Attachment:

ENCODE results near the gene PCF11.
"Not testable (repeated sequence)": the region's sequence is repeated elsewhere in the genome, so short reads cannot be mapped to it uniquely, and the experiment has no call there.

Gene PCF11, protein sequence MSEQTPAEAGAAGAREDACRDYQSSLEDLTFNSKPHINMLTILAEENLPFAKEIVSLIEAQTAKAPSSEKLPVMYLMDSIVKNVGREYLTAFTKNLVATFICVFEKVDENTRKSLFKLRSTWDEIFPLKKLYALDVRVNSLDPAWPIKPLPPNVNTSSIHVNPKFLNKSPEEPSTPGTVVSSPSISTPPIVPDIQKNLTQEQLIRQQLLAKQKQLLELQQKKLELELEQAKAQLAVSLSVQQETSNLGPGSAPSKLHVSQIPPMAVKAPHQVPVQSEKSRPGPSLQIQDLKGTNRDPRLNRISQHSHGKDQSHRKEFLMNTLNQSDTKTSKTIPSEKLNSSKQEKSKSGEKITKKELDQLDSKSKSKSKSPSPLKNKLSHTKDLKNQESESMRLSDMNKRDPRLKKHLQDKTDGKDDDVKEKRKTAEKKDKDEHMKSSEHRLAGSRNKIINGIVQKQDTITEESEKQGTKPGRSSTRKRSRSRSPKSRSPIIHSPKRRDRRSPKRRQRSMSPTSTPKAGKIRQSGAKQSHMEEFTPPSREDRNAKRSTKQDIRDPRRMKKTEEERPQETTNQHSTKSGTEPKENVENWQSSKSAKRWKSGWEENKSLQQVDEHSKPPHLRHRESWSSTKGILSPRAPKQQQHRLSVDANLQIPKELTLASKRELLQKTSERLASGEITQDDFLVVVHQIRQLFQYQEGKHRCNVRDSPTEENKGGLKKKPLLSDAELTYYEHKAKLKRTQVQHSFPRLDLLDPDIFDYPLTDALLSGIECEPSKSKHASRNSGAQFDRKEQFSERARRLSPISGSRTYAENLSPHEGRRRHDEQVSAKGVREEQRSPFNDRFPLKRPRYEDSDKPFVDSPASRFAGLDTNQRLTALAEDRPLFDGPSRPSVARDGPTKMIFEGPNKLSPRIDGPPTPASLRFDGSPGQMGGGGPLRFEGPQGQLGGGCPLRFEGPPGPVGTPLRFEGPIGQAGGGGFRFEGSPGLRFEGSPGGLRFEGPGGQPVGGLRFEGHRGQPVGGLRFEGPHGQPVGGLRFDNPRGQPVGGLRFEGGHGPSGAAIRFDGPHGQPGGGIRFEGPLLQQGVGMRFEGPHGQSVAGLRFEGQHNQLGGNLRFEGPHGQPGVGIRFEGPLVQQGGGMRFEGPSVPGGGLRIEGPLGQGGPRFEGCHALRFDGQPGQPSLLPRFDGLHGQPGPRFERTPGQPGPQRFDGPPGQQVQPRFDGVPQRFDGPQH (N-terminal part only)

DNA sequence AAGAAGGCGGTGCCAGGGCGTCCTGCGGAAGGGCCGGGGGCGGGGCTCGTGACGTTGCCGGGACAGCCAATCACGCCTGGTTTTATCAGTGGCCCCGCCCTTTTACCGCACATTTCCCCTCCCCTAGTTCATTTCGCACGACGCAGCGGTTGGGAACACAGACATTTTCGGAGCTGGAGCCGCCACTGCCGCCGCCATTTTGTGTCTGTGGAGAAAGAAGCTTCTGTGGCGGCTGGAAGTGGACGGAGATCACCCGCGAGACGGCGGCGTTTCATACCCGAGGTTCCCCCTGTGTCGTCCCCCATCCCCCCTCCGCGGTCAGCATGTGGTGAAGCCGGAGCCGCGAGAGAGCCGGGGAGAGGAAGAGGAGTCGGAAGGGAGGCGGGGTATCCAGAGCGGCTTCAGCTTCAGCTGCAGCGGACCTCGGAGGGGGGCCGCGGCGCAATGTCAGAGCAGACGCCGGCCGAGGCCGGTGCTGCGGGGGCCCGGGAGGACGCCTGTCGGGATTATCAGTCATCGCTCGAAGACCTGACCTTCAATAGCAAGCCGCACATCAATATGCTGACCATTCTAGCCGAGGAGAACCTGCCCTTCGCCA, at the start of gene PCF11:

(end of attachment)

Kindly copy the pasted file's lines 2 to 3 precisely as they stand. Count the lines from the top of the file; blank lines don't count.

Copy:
"Not testable (repeated sequence)": the region's sequence is repeated elsewhere in the genome, so short reads cannot be mapped to it uniquely, and the experiment has no call there.

Gene PCF11, protein sequence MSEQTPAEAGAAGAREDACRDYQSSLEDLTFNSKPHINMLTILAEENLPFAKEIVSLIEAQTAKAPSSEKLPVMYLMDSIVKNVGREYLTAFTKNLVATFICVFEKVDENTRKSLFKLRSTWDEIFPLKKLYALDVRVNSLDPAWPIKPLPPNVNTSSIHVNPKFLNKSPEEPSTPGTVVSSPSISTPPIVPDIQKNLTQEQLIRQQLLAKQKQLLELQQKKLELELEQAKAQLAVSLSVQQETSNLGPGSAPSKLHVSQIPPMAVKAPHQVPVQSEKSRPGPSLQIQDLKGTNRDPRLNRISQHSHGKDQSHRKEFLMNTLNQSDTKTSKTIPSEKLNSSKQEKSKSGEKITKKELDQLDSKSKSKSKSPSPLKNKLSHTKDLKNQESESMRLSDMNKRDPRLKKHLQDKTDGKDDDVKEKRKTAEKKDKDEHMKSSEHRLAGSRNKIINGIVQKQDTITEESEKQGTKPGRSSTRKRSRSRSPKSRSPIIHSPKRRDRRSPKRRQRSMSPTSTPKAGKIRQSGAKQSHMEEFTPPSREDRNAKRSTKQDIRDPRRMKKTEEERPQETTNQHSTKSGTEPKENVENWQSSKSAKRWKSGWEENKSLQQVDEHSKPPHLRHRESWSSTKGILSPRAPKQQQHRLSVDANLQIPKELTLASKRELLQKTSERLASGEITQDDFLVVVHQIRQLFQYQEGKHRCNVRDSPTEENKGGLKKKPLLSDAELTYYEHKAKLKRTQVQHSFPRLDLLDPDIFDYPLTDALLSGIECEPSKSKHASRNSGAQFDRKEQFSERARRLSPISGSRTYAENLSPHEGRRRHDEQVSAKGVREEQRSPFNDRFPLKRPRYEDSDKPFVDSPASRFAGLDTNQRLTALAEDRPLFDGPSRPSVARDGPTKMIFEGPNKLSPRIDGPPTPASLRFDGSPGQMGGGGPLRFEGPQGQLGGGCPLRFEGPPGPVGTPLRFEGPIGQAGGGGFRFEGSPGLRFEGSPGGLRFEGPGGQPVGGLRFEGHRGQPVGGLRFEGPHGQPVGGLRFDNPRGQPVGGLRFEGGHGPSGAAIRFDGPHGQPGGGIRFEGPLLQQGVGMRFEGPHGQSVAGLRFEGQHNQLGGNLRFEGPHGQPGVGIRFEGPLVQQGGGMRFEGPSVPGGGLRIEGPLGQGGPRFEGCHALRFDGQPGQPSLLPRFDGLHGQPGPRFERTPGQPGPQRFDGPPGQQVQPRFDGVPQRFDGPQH (N-terminal part only)